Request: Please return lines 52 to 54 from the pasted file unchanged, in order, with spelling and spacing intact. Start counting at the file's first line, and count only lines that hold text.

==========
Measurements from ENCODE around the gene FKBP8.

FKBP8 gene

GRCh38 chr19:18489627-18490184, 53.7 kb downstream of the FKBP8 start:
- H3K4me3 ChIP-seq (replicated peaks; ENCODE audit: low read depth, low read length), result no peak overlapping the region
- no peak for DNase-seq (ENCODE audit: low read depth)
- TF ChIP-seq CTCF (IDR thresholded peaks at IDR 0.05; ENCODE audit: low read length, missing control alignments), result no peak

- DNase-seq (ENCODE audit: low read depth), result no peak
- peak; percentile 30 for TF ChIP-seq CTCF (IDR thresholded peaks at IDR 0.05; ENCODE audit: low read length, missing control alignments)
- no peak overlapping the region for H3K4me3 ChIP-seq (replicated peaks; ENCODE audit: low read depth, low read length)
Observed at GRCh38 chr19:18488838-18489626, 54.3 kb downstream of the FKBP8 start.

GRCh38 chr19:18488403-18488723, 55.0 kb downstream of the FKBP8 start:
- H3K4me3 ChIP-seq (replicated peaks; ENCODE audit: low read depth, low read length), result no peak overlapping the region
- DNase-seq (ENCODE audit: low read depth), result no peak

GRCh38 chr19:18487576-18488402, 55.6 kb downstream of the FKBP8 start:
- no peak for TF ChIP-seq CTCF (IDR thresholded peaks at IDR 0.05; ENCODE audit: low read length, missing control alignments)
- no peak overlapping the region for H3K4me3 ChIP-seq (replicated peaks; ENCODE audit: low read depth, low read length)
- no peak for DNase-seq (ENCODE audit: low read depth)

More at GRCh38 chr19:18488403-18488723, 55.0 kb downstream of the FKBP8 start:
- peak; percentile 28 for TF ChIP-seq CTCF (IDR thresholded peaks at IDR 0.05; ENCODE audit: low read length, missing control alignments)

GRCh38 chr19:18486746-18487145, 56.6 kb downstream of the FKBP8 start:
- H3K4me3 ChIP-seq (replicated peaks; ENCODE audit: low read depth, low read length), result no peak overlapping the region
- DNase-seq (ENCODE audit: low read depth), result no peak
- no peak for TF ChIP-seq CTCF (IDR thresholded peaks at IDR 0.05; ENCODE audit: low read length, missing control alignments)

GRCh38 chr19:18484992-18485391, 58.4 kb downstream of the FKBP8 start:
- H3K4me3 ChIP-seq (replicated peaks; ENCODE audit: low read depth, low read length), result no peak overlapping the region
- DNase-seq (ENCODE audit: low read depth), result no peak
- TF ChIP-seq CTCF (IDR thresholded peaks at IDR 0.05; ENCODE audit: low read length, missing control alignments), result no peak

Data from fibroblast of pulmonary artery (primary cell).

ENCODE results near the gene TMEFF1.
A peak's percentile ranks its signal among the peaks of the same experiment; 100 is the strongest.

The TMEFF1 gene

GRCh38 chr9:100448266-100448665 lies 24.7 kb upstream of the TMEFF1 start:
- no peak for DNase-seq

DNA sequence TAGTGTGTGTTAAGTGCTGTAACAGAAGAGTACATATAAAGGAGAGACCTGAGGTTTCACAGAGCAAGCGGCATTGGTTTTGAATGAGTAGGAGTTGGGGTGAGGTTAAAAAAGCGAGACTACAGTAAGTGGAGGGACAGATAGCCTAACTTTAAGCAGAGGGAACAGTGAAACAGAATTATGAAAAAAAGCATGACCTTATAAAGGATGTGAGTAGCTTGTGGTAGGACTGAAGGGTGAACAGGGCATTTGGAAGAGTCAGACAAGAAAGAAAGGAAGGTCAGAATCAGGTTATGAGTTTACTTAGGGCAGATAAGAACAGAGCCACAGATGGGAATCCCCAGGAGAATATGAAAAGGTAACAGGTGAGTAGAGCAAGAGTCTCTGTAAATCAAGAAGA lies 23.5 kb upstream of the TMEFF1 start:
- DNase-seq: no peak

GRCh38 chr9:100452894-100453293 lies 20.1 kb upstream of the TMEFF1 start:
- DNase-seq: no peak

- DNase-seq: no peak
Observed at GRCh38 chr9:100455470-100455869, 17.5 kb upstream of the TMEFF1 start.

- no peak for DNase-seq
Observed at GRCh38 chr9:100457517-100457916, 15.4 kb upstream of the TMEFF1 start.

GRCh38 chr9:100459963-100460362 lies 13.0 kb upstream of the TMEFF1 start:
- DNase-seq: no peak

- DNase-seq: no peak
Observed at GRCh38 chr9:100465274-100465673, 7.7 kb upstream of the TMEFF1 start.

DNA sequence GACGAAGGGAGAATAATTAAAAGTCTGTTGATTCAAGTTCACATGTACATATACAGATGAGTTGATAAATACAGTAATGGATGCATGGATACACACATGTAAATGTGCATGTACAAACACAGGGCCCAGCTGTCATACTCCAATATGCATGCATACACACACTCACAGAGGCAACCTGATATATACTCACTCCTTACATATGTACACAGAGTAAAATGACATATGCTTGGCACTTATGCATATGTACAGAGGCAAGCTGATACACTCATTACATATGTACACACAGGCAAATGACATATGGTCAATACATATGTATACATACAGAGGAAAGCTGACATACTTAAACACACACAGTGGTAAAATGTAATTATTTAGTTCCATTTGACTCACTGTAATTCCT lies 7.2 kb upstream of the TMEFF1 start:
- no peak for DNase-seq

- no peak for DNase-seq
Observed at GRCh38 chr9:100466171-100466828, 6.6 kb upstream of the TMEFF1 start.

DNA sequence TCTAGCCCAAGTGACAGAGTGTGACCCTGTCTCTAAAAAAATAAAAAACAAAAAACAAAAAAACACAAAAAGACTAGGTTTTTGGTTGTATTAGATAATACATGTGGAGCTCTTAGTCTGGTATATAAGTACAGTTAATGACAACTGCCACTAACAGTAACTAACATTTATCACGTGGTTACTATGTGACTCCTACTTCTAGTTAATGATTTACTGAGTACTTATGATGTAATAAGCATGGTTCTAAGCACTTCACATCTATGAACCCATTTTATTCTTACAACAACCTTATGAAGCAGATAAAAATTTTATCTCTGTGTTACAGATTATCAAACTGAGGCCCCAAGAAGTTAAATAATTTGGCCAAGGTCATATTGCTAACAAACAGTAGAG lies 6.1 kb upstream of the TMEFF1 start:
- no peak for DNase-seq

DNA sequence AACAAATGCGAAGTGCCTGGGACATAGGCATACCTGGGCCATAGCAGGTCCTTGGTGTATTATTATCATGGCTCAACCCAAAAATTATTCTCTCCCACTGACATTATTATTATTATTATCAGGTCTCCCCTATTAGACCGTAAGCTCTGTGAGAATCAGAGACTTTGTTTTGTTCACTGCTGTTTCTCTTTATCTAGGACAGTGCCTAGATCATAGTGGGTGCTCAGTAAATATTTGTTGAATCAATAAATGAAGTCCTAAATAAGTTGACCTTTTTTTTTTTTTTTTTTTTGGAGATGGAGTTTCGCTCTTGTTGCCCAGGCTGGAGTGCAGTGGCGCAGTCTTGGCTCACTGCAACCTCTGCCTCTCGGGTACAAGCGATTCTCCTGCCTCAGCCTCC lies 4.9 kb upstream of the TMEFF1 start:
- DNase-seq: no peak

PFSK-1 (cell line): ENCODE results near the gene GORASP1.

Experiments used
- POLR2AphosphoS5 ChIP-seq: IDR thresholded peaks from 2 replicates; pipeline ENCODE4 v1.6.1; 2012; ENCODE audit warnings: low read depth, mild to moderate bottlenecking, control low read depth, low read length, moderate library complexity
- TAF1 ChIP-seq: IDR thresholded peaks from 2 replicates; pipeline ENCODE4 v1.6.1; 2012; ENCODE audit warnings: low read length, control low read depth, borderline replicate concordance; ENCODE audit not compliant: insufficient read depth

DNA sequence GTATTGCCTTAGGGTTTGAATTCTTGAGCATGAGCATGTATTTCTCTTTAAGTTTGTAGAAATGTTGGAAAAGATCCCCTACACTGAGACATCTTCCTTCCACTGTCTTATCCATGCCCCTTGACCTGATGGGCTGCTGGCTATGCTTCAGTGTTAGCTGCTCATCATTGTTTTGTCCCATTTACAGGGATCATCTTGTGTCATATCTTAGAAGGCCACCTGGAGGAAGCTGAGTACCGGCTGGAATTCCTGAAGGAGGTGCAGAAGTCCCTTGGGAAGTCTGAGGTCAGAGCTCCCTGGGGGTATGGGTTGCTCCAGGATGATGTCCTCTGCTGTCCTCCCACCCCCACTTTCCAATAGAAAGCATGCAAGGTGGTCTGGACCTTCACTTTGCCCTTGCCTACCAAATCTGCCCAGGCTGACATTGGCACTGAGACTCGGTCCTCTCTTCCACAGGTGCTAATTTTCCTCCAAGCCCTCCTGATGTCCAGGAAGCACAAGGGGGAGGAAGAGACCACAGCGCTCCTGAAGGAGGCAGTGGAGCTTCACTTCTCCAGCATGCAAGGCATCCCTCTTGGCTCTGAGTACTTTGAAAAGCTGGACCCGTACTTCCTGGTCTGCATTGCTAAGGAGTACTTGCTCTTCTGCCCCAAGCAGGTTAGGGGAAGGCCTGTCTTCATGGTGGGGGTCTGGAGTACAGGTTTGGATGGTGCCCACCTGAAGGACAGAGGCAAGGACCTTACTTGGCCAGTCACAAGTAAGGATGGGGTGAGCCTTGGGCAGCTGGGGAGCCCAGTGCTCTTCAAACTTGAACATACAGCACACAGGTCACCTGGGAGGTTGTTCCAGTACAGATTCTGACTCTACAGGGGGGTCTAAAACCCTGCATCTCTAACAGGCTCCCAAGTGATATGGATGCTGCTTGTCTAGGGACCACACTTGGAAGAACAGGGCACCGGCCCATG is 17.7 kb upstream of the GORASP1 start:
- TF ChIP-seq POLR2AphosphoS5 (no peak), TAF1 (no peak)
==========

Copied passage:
DNA sequence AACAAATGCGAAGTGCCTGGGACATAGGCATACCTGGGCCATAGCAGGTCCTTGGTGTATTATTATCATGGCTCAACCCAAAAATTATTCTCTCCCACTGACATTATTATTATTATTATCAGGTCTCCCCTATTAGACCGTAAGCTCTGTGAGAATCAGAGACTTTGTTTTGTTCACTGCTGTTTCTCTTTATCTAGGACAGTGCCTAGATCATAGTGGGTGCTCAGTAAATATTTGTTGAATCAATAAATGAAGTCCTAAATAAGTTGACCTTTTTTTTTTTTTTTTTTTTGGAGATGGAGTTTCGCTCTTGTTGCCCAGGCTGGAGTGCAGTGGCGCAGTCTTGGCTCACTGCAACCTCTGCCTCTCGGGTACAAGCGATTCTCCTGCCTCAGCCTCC lies 4.9 kb upstream of the TMEFF1 start:
- DNase-seq: no peak

PFSK-1 (cell line): ENCODE results near the gene GORASP1.